I am from small organization, where currently we are planning to practice stand-up meetings. There are three developers currently, one developer is involved in two projects and the other two are each in one.

I'm confused as to whether all these three should do the stand-up meeting together or separately, project wise. What impact can it make if it is held all together?

3 Answers 3


The idea of a daily stand-up meeting is to help developers synchronise their activities.

So the answer to your question is that developers should engage in a stand-up meeting together if they have a daily need to synchronise their activities.

For example:

Project A: Jane and Bob

Project B: Sam and Bob

Bob needs to synchronise with Jane as they work together on Project A. Bob also needs to synchronise with Sam as they work together on Project B. But Jane does not need to synchronise with Sam as they are not working on the same project.

In this situation we would have two stand-up meetings. One for Project A and one for Project B.

  • Kind of late to the game here, but here it goes. Is there any scrum course or something like that which you can reference? Commented Mar 9, 2022 at 13:52
  • Rather than reference a course, I would instead recommend some excellent trainers. Mike Cohn and Martine Devos are both great Scrum trainers. Commented Mar 9, 2022 at 18:44
  • Trainers, courses, doesn't matter. I'd just like a to have some concrete references to show to my seemingly misguided scrum masters. Easier to argue with them when I can quote an authority figure or paper or something. Commented Mar 10, 2022 at 8:05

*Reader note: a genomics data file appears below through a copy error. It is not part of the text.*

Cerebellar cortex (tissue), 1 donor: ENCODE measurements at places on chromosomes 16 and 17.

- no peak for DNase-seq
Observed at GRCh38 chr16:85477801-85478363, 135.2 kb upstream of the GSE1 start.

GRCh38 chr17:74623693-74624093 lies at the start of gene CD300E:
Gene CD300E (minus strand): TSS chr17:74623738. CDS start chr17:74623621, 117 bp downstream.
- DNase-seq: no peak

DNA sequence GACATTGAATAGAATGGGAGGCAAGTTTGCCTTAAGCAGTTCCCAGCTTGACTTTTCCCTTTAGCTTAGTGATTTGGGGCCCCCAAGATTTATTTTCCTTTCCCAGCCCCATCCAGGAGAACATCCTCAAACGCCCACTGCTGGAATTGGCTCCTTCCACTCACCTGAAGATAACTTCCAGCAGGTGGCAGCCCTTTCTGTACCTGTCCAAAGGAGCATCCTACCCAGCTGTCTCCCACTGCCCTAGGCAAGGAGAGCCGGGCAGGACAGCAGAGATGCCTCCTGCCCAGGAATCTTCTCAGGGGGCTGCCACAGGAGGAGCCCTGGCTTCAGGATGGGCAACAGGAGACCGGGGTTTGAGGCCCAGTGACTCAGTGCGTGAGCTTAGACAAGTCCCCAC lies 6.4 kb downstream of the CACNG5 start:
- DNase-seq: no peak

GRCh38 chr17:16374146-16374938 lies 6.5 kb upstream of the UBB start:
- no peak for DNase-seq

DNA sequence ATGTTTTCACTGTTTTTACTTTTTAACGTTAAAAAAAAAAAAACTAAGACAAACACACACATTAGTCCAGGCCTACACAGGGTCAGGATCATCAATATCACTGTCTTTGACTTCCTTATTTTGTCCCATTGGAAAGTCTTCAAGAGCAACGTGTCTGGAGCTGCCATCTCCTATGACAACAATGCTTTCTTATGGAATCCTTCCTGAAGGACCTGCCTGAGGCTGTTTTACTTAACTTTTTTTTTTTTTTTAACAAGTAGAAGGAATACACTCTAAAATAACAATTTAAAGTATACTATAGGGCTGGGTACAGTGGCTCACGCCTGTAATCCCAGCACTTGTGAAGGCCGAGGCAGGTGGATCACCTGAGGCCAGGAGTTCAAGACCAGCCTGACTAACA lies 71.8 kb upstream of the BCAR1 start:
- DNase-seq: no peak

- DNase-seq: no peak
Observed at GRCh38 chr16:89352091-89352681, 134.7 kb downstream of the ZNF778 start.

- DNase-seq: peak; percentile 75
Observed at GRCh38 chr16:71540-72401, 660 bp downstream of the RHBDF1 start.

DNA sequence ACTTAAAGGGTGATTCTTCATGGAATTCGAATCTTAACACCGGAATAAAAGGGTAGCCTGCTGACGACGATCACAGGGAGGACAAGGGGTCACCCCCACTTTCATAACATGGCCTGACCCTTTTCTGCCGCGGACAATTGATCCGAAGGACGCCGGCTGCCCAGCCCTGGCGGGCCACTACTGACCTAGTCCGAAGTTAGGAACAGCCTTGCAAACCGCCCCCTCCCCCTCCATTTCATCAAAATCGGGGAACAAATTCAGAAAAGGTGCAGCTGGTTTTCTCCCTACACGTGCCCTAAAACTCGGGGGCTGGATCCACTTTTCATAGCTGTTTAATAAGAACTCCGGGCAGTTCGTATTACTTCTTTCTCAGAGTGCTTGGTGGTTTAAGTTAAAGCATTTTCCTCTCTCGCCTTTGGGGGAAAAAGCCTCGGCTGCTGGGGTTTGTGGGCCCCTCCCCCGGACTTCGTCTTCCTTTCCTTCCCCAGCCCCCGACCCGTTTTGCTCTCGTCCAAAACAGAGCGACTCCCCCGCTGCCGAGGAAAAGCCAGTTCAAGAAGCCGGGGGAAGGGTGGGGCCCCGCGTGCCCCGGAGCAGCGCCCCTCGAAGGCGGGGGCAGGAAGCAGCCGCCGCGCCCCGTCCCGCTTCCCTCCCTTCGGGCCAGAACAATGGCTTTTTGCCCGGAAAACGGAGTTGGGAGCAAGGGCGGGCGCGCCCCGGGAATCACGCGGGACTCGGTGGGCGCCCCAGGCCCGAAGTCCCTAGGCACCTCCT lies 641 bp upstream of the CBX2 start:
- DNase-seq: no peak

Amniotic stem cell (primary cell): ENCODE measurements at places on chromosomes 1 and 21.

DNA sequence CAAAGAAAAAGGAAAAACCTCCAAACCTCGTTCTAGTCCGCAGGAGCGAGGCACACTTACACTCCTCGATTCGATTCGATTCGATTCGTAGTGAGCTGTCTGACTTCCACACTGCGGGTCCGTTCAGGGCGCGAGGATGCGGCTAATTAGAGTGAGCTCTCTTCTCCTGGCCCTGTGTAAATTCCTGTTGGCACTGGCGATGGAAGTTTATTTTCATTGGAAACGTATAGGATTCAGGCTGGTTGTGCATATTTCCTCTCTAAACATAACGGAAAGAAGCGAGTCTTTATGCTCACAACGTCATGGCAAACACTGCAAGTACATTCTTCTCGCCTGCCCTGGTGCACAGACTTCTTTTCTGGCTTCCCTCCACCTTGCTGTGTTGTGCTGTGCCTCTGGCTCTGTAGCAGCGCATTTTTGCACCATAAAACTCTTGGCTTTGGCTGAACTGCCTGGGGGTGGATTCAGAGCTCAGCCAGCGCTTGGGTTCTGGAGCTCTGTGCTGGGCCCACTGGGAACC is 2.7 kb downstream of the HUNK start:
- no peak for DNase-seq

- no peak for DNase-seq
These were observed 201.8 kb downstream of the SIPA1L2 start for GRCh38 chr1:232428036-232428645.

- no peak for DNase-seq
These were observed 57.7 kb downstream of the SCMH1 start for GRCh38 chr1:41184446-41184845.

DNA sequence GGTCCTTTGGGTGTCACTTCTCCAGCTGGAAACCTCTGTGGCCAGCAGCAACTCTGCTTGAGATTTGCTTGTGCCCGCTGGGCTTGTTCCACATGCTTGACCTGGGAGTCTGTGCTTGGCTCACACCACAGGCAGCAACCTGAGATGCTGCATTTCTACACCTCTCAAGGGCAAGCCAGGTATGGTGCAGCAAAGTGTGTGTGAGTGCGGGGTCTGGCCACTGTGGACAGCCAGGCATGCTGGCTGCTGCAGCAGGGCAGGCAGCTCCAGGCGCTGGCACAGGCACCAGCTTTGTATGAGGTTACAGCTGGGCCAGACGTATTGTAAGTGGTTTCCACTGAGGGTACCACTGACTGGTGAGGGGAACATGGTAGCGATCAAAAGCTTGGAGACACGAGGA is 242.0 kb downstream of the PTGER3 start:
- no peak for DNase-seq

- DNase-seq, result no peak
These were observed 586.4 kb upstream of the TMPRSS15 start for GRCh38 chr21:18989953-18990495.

• I have found that there isn't much in the way concrete references in the agile world. Often the best source of authoritive information is the blog posts of people like Ken Schwaber, Mike Cohn, Martin Fowler, etc. And of course the Scrum Guide is always an excellent reference. Commented Mar 10, 2022 at 16:27

As you described, you are planning to practice stand up meetings. So my first questions are: What do you expect from a daily? Why do you plan to have one?

In such a small company I would have all people in a stand up --> CEO, Sales, Project Manager, Developers. Talk to each other, offer and demand help if you need some. But this has nothing to do with scrum. It's just for information exchange.

  • All developer can have clarity about their daily work. I'm planing to make all team member ready for agile. In couple of next month its possible we can have more member in company. Commented May 6, 2016 at 8:04
  • 1
    I'd avoid this, as it could transform a daily scrum into a reporting meeting.
    – Tiago Cardoso
    Commented May 6, 2016 at 19:53
  • Avoiding it means, that you don't face the challenge to create an environment where open exchange is welcome. If you follow the scrum guide, a development team of at least three members (per project) is highly recommended. So for me the "teams" are too small to do Scrum. So if you don't do Scrum, there is no need to "shut oneself off".
    – Daniel U.
    Commented May 7, 2016 at 9:18

As Barnaby mentioned (+1!) you should be using daily scrum when there are tasks to align.

However, in such a small team with (it seems) low relationship between them, each one would be taking about topics that would add low to no value for each other.

On the other hand, if you want to have a multi skilled team capable of covering all projects, you could benefit of having developers rotating across projects. This way, each one would know where the project is by the time they have to move into it.

Bottomline: don't do daily scrum unless the team feels the need of it. Daily scrum is a tool for a mean, not the result itself.

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